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Morning Notes

Major Crystal City Development Approved — “The Arlington County Board today approved a two-phase plan to redevelop a portion of Crystal Square, in the heart of Crystal City. The project will add 100,000 square feet of street-oriented retail businesses, including a new Alamo Drafthouse movie theater and a grocery store, to Crystal Drive, and upgrade an existing office building to ‘Class A’ office space.” [Arlington County]

Sunflower Restaurant Closed in Falls Church — Vegetarian restaurant Sunflower recently closed its location in Seven Corners. In its place, Bawadi Mediterranean restaurant has opened. Meanwhile, Sunflower has a location in Vienna that remains open. [Twitter]

HUD Grant to House Low-Income Arlingtonians — “The nearly $464,000 HUD Housing Choice Mainstream Voucher Grant is a specialized voucher program that will help non-elderly persons with disabilities who are transitioning out of institutional settings, at risk of institutionalization, homeless, or at risk of being homeless, rent housing in Arlington. The County’s Department of Human Services expects 40 Arlington residents to will be housed through the grant.” [Arlington County]

Another Arlington Money Diary — Another Arlington resident is the subject of a Refinery29 “money diary.” The latest profile subject is “an administrative assistant working in law who makes $57,000 per year and spends some of her money this week on candles for her daughter’s birthday cupcakes.” [Refinery29]

GW Unveils New Clubhouse at Barcroft Park — “[GW] Baseball’s first on-site clubhouse was unveiled at Tucker Field Saturday after more than a year of renovations. The Fassnacht Clubhouse and Training Facility is a 6,200-square-foot space that includes a locker room, coaches’ offices, a players lounge and an indoor turf training space. Each player received a customized locker, and the existing batting cages at the field were also enclosed, according to an athletics department release.” [GW Hatchet]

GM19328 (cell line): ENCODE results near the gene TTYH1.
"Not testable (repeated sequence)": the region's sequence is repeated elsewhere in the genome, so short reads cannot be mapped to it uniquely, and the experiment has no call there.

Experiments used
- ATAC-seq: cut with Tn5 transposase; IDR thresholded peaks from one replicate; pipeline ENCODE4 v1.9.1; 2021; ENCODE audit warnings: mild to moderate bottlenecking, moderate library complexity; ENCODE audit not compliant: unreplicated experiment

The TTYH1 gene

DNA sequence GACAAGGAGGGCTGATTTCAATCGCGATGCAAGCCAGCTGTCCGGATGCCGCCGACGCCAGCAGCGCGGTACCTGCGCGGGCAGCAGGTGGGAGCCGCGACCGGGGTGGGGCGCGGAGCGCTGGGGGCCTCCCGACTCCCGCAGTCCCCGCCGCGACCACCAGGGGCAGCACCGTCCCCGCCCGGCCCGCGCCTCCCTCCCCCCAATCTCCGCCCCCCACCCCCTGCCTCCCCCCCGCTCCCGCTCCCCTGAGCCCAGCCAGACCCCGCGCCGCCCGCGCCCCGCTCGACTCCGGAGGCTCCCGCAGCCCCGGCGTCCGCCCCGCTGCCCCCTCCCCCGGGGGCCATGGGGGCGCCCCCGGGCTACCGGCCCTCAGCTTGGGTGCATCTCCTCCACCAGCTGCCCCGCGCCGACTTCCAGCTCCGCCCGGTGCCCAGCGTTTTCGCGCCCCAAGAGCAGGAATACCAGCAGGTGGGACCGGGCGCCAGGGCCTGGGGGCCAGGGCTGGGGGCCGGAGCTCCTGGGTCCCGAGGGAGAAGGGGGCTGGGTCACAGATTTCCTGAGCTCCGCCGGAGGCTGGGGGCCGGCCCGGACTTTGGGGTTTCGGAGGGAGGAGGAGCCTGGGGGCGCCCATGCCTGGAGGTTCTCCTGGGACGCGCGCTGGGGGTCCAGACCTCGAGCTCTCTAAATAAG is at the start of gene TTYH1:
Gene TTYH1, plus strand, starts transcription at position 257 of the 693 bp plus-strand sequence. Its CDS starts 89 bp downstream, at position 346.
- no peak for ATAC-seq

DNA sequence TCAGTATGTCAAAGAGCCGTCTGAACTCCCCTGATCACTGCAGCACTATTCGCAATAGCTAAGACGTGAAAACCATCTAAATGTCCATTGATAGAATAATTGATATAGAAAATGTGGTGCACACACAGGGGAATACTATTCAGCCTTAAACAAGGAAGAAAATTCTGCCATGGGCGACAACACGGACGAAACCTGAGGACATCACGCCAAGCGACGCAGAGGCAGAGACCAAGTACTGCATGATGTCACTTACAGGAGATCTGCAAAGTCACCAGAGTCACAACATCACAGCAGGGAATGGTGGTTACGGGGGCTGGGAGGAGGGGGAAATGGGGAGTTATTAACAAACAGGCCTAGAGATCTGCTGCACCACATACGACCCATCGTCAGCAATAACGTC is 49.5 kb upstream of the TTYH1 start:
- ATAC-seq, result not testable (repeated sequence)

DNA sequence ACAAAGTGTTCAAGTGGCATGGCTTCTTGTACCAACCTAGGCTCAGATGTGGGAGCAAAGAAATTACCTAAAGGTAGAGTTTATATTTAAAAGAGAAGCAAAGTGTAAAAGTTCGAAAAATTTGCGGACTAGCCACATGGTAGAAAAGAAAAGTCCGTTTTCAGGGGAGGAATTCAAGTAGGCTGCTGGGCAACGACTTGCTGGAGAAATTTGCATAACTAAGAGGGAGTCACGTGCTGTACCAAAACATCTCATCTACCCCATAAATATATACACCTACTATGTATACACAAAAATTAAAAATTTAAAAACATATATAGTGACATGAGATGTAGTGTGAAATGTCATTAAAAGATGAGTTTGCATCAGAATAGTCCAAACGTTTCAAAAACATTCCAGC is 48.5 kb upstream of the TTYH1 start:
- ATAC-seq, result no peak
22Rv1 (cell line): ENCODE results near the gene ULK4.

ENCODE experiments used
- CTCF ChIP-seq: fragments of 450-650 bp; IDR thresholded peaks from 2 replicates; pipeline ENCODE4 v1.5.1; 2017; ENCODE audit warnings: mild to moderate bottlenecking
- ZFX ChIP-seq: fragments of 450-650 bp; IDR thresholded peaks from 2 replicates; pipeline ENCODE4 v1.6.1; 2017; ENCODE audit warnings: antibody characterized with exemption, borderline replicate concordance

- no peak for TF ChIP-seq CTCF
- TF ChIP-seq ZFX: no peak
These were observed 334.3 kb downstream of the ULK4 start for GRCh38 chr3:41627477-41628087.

Fall Foliage Mostly MIA in Va. — “By the final third of October, fiery colors of fall are usually all over the place in the Mid-Atlantic and Northeast. Not this year. While we are still at least a week or two from typical peak fall foliage in the immediate D.C. area, this year’s delay in autumn color is unlike anything in recent memory.” [Washington Post]

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Morning Notes

Arlington Awarded HUD Homelessness Grant — Arlington County has been awarded a $540,000 competitive grant from the U.S. Department of Housing and Urban Development. The money will help homeless families reunite or remain united by providing them with housing vouchers. With the family placed into housing, the children will no longer need to be placed into foster care. The vouchers will also be used by youth exiting the foster care system. A total of 50 individuals and families are expected to benefit. More from Arlington County.

Virginia Hospital Center Cheaper Than Inova Fairfax — Bloomberg reporter Peter Waldman takes a look at the impact of local hospital monopolies on the cost of medical procedures. According to the article, the average cost of a conventional birth at Arlington’s Virginia Hospital Center is $5,100, compared to $6,750 at Inova Fairfax. An abdominal CT scan costs $1,150 at Virginia Hospital Center, but costs $2,300 at Inova Fairfax. One analyst said the price difference is a result of Inova’s dominance in Northern Virginia.

Business Leaders Still Peeved at HOT Lanes Suit — Arlington business leaders are still fuming at Arlington’s costly lawsuit against High Occupancy Toll lanes on I-395. This time, the Chamber of Commerce is speaking out against the recent naming of Federal Highway Administrator Victor Mendez as an individual defendant in the suit. Mendez will now have to hire his own attorney and face Arlington’s charge that HOT lanes benefit wealthy white people at the expense of poor minorities, Chamber chairman Philip Keating told TBD.

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A-SPAN Receives $90K Federal Grant

The Arlington Street People’s Assistance Network is getting a $90,750 grant from the feds.

A-SPAN was one of 550 local homeless organizations selected to receive funds through the U.S. Department of Housing and Urban Development’s Continuum of Care program.

The funding “supports the Obama Administration’s far-reaching and ambitious plan to end homelessness,” HUD said in a statement.

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